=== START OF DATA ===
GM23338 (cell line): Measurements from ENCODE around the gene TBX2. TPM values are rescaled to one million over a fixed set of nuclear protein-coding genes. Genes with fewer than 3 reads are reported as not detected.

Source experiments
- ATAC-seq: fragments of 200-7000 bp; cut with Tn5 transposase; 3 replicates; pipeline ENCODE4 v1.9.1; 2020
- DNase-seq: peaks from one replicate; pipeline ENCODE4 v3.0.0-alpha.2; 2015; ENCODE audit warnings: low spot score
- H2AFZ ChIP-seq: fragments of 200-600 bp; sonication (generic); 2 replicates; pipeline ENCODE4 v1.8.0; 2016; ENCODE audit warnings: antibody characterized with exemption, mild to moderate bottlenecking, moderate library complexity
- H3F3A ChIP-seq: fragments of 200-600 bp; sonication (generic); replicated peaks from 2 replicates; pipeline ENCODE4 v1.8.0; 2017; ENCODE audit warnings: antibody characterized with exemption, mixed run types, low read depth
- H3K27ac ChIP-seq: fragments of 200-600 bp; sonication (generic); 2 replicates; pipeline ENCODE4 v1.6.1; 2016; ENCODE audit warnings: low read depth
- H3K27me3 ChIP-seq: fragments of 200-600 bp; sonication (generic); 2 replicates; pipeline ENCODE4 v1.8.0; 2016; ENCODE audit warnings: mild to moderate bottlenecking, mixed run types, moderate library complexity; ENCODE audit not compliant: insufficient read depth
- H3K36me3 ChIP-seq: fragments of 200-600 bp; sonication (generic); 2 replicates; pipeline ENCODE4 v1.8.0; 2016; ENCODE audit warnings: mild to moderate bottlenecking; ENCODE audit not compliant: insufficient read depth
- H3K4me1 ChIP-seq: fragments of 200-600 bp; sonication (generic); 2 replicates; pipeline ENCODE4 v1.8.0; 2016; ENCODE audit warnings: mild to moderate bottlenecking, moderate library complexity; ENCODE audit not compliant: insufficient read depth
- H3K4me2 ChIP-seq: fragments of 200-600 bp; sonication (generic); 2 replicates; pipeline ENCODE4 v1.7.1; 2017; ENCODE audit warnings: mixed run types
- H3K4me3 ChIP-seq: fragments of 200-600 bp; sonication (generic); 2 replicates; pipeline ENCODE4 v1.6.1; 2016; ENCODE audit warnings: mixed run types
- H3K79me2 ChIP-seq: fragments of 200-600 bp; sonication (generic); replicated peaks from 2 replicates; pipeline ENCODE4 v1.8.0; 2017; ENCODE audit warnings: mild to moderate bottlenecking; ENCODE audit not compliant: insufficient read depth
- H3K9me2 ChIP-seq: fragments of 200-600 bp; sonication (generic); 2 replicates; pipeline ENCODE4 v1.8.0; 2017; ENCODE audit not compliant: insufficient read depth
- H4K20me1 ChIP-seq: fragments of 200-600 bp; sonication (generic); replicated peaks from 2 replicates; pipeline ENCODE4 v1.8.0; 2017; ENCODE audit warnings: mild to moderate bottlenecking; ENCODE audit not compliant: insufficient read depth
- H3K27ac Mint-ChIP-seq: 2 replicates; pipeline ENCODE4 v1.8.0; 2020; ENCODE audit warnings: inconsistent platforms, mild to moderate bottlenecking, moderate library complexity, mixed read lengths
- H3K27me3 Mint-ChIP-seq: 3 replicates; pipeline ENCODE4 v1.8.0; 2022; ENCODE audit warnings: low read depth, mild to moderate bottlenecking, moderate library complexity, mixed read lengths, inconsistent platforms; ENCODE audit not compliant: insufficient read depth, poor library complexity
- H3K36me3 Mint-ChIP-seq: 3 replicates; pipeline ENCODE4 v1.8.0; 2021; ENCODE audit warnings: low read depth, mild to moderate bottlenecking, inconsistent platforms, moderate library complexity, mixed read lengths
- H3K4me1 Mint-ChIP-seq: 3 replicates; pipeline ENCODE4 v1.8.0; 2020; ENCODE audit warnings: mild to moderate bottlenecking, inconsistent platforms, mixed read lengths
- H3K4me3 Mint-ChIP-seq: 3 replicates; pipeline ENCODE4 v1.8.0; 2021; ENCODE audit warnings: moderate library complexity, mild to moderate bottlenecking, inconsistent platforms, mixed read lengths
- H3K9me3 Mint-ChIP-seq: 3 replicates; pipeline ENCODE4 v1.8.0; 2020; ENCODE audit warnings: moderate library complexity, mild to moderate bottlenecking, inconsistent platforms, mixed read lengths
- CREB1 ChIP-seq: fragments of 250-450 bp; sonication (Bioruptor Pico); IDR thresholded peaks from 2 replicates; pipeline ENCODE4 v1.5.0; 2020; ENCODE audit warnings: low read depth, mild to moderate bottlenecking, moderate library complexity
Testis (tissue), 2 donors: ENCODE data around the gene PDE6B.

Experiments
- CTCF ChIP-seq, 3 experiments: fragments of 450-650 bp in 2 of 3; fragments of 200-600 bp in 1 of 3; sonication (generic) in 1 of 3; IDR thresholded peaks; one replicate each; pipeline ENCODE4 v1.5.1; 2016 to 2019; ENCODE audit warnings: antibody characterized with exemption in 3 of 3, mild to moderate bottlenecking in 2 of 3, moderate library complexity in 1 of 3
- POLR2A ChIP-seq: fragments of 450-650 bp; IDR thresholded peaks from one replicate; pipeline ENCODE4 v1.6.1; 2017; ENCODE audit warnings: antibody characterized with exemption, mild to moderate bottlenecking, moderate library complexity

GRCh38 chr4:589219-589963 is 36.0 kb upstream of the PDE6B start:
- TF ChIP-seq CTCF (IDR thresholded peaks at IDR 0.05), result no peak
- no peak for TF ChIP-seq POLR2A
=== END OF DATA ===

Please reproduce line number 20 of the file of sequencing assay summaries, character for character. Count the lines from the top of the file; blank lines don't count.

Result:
- H3K4me3 Mint-ChIP-seq: 3 replicates; pipeline ENCODE4 v1.8.0; 2021; ENCODE audit warnings: moderate library complexity, mild to moderate bottlenecking, inconsistent platforms, mixed read lengths